Operatic star Beverly Sills, who thrilled audiences, worldwide, for two decades, died Monday at age 78.
Beverly Sills began life as Belle Silverman, one of three children of Russian-Jewish immigrant parents. At the age of three, she adopted the stage name "Bubbles" to launch her singing career as a child star on a local radio show in Brooklyn, New York.
Within ten years, she was studying voice under Estelle Liebling and piano with Paolo Gallico and learning the French and Italian languages.
Graduating from the Professional Children's School in 1945, Miss Sills plunged into the American musical world of national touring companies. She sang everything from Gilbert and Sullivan to Bizet in a succession of brief engagements and one-night stands that required exhaustive repertory and made severe demands on versatility and stamina. This apprenticeship provided her the experience that eventually brought her star billing at the New York City Opera. Sills joined the opera house in 1955. While there, she sang almost 90 roles during her career.
She retired from the stage in 1980, but she continued to delight operatic audiences as impressario of the New York company.
Her performance as general director earned Miss Sills a reputation as a dynamo in the world of the performing arts. She was as much admired for her drive, devotion and hard business head as for her voice. She attracted financial support and fans by re-molding the image of the New York City Opera as an experimental company willing to stage new operas and revive and revise unfamiliar but ingratiating classics.
For all the dazzle of Beverly Sills' career on stage, her life had its share of heartache. In 1956, she met and married Peter Greenough. Their two children, Muffy and Bucky, were born with birth defects.
Miss Sills confronted her situation with characteristic courage and the determination to attain as much independence for her children as they could possibly achieve. She and her husband became active members of the March of Dimes.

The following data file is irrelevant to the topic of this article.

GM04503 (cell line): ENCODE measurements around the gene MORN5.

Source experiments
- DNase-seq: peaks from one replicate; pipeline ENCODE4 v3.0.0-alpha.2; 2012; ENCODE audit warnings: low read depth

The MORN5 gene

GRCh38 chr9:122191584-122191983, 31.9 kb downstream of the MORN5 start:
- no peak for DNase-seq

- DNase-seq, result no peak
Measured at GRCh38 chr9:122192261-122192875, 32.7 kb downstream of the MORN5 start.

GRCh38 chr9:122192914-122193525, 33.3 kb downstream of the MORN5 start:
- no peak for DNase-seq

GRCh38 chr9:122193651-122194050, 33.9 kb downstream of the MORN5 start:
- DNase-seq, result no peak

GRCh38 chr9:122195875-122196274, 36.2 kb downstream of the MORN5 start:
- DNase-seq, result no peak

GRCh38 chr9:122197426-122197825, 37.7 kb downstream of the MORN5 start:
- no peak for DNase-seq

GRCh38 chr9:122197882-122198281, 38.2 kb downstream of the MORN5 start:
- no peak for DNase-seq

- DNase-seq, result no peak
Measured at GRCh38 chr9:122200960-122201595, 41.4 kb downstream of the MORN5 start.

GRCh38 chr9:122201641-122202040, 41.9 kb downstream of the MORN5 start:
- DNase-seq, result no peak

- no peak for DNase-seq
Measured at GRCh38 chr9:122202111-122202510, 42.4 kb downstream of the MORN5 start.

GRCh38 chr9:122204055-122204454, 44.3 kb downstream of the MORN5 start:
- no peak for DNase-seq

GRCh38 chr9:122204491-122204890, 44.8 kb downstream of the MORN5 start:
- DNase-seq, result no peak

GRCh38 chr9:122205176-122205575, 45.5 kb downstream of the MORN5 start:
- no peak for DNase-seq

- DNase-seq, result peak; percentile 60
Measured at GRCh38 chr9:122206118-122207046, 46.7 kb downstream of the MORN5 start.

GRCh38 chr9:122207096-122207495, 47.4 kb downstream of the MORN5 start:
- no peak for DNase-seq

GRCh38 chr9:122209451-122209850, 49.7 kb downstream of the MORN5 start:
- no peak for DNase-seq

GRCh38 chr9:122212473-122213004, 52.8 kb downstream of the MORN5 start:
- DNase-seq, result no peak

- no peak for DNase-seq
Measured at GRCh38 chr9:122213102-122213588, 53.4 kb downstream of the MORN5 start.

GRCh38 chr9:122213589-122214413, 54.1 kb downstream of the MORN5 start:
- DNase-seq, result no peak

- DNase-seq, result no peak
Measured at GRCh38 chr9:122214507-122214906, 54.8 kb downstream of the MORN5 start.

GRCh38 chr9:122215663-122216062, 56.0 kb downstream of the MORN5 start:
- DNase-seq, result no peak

"We both felt that it was probably one of the few subjects we could talk about with total authority, having lived through the problems of birth defects," she said. "The March of Dimes being the only organization to have conquered its problem - of polio - moved on to the problem of birth defects. We thought we could make a positive contribution even if we helped one other couple who was in a similar situation to ours, at least they wouldn't feel quite so alone."
Beverly Sills received many prestigious awards, including the Presidential Medal of Freedom, and, in 1985, the Kennedy Center Honors Award for her lasting contribution to the performing arts. Her friend, comedienne Carol Burnett, praised the opera star during the celebration.
"She made opera come alive with character, drama, and humor," Burnett said. "And she taught a new audience to love an old art form and along the way, we all fell in love with her."
Sills appeared contented for many years in her role off-stage, where her wit, warmth, and ready smile blended compatibly with her inner drive to succeed. Her performance, both before the footlights and backstage, gave America's public reason to shout "Brava!" Beverly Sills, dead at 78.